Over the years, I’ve learned the best ways to stay relaxed and limber on long trips. These are tried and true ways to reduce the discomfort of a long car ride or flight.
Recently, I drove from State College to the Adirondacks, about an eight-hour drive when you include a few brief stops. I arrived with a horrendous crick in my back and was so stiff that I could barely hobble from the car to our cabin. That was not a fun way to start a vacation. I had forgotten to take care of my body and get ready to travel by adjusting my supplement regimen in anticipation of the drive.
I was more prepared for the trip back and arrived home with no issues at all — feeling limber and comfortable, not at all stiff or sore.
What was the difference?
Calcium-Magnesium to the Rescue
On the return journey, I remembered the importance of increasing my mineral intake. I tripled my calcium-magnesium dose on the day of travel, and it made all the difference. Magnesium is an effective and safe muscle relaxant. It helps our muscles relax after contraction. Without it, our muscles would stay in permanent contraction, which can be painful and hamper daily activities as well as athletic performance. Magnesium deficiency can lead to constant muscle cramps, muscle spasms, tics, twitches and prolonged muscle soreness. It can also cause intense chocolate cravings, So if you experience those, up your magnesium and notice your cravings calm down.
Choosing Your Best Magnesium
There are many forms of magnesium to choose from depending on your needs. For example, if you tend toward constipation, use the magnesium malate or citrate form. Magnesium malate helps rehydrate the stool and soften it, making elimination easier. And since travel often causes constipation, it’s an ideal form to help keep things regular and help you arrive at your destination comfortably. Keep in mind that tight back muscles can contribute to constipation and relaxing them with some stretching may also facilitate easy bowels.
If constipation is not an issue, use the buffered magnesium chelate form, which will not affect the bowels and is well absorbed. If you have extremely sensitive bowels or tend toward chronic loose stools, you should see a clinical nutritionist — but in the meantime you can use a gel or spray form of magnesium, which gets absorbed through the skin and can be applied directly to the crampy or twitchy spot. Keep in mind that Epsom salts are magnesium sulfate, yet another form of magnesium that can be used as a laxative and that is helpful for soaking away aches and pains.
Take Easy to Absorb Calcium
When it comes to calcium, l recommend the easily assimilated form such as malate or citrate. Avoid the calcium carbonate form as this is simply limestone and hard to absorb. Calcium and magnesium depend on each other for proper assimilation. Calcium is essential to the health of bones, teeth and muscles, and it plays an essential role in blood clotting, nerve conduction and many cellular functions. Magnesium is an integral part of more than 300 enzymes in the body and, with calcium, affects nerve and muscle functions.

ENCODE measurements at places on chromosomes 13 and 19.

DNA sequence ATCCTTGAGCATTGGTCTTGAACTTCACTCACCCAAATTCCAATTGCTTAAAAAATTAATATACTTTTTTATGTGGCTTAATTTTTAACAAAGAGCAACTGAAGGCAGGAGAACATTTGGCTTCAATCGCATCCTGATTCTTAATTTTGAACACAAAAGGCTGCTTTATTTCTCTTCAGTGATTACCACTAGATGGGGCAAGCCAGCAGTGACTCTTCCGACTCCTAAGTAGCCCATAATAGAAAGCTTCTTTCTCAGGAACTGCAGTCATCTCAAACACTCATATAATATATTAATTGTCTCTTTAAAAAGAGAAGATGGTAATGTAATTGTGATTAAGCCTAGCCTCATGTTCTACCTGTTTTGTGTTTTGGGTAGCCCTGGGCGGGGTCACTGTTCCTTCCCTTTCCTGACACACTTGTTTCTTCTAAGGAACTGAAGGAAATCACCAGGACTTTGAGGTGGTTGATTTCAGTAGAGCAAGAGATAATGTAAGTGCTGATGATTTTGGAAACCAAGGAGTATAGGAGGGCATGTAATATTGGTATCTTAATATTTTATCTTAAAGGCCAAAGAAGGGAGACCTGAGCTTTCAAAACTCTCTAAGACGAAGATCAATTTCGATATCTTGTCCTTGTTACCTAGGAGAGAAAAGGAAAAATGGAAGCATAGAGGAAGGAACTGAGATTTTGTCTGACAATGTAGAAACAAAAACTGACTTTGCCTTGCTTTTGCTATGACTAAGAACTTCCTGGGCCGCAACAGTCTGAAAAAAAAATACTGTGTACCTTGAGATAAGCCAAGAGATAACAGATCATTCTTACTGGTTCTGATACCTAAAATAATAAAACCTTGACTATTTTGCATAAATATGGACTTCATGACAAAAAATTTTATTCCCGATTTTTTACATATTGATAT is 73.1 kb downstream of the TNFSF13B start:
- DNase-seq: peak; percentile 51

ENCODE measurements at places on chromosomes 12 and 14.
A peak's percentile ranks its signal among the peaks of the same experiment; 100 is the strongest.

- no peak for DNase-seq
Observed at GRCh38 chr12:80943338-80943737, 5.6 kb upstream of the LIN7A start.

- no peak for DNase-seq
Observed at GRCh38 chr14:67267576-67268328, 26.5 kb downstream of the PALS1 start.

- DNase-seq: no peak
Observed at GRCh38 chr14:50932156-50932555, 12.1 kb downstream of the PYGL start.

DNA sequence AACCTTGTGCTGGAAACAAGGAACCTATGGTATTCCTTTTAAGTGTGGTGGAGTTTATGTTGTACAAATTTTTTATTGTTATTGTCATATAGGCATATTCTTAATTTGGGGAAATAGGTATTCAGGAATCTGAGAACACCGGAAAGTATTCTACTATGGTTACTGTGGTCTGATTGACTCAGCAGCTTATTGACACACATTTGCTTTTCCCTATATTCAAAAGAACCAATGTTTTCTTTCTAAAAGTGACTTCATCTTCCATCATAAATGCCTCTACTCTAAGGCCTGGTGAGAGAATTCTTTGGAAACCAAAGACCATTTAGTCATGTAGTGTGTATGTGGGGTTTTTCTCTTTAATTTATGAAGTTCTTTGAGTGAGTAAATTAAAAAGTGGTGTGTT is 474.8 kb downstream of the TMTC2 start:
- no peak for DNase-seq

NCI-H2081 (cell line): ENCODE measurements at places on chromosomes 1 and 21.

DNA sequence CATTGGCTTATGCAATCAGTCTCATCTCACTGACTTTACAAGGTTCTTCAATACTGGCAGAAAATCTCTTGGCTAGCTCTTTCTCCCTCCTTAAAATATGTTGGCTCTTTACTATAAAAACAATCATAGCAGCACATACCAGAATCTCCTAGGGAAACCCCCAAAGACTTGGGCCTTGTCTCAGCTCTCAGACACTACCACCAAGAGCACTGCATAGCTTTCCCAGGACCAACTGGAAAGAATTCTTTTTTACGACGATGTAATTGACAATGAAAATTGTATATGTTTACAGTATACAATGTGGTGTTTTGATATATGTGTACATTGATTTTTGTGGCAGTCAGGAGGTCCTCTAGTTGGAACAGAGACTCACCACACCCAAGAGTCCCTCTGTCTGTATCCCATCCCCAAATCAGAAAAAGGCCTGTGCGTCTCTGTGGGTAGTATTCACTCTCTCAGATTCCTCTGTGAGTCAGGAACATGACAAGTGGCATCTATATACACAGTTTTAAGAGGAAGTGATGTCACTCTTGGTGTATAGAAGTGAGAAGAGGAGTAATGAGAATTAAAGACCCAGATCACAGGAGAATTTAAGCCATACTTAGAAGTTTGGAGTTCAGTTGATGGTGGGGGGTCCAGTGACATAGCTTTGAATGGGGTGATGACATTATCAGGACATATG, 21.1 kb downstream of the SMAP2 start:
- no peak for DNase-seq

Generally, a 2-to-1 ratio of calcium to magnesium suits most people. An exception to this would be if you have a history of kidney stones, especially if they are made of calcium (although most kidney stones are oxalic acid, and calcium helps to break them down). If you do tend toward forming calcium stones then stick to magnesium, which is actually the intervention for preventing stones from forming.
Be Alert to Calcium and Magnesium Drains
Travel is not the only situation requiring an adjustment in your calcium-magnesium intake. There are several ways we lose calcium and magnesium, causing our stores to decline. Many common medications drain calcium and/or magnesium or block its absorption. A long list of medications, many of them used long term, can cause calcium and magnesium wasting. These include stomach acid blockers called PPIs or H2 blockers, such as Nexium, Prilosec and Pepcid AC. Other common ones include diabetes medications, antibiotics, birth control and hormone replacement, steroids and diuretics.
Another way that we can deplete our calcium and magnesium stores is through sweating. With summer arriving, pay attention to replacing your electrolytes. Feeling dizzy or lightheaded can be related to depleted electrolytes and remedied with something as simple as Emergen-C, available at grocery stores, with extra sea salt or pink Himalayan salt added. It’s fizzy, tasty and has less sugar and more minerals than conventional sports drinks, while also supplying a meaningful dose of vitamin C. Vitamin C acts to clear lactic acid from the muscles and is another way to reduce muscle soreness, especially if associated with a workout. I also find these packets a great pick-me-up when added to a bottle of water while traveling.
With a little planning, you can ease travel-related stiffness, soreness, muscle cramping and constipation with a few simple supplements. Be sure they find a place in your suitcase.
Article from Centered Magazine https://www.statecollegemagazine.com/articles/tranquil-travel/